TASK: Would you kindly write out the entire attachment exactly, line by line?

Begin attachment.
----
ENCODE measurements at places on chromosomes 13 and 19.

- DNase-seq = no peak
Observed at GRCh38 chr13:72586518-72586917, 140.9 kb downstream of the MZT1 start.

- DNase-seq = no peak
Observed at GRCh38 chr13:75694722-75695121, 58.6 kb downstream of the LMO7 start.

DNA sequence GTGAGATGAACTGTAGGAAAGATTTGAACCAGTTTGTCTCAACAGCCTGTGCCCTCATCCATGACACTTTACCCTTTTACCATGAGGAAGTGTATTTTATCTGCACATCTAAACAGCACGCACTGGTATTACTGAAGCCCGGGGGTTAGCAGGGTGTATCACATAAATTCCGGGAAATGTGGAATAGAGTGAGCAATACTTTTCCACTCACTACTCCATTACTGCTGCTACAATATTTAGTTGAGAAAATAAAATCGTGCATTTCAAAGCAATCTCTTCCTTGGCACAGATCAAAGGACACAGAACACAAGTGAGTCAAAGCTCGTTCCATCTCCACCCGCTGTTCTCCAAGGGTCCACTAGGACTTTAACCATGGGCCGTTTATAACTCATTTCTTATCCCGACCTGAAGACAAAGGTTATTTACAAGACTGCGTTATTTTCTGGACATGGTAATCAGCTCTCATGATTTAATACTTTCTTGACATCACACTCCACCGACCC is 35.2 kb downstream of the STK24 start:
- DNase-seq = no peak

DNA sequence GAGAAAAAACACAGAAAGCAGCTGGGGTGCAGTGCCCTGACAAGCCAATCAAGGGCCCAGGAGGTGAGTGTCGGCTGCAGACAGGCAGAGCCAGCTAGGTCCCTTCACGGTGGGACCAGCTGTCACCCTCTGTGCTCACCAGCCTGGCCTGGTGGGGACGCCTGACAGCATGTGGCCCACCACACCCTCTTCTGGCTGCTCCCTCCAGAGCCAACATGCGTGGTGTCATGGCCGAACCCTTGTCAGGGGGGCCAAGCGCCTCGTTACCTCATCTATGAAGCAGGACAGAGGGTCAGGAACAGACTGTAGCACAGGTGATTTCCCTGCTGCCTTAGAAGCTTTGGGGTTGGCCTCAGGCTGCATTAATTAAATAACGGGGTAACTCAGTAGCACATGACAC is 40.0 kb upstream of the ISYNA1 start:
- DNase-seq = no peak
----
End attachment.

ENCODE measurements at places on chromosomes 13 and 19.

- DNase-seq = no peak
Observed at GRCh38 chr13:72586518-72586917, 140.9 kb downstream of the MZT1 start.

- DNase-seq = no peak
Observed at GRCh38 chr13:75694722-75695121, 58.6 kb downstream of the LMO7 start.

DNA sequence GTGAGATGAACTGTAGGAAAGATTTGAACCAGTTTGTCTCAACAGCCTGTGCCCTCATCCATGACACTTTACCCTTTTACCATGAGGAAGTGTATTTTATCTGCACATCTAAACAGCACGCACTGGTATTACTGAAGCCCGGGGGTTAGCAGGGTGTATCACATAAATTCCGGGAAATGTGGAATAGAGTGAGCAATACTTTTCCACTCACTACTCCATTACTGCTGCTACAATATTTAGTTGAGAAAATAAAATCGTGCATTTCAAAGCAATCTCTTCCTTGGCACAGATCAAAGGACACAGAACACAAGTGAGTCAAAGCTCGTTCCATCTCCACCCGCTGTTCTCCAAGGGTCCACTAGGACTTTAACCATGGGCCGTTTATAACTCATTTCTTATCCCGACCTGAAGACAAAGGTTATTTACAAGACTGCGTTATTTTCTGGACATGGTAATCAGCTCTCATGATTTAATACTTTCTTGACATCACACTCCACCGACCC is 35.2 kb downstream of the STK24 start:
- DNase-seq = no peak

DNA sequence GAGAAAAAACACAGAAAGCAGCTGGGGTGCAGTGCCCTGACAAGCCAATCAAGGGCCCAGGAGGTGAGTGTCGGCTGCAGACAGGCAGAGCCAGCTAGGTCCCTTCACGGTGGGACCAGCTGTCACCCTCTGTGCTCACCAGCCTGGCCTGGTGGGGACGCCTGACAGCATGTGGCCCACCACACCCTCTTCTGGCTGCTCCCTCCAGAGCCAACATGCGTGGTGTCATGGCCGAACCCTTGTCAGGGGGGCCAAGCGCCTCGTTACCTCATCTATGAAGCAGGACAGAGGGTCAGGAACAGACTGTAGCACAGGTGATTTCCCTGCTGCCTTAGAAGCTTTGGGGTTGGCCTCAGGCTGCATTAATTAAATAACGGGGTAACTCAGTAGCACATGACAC is 40.0 kb upstream of the ISYNA1 start:
- DNase-seq = no peak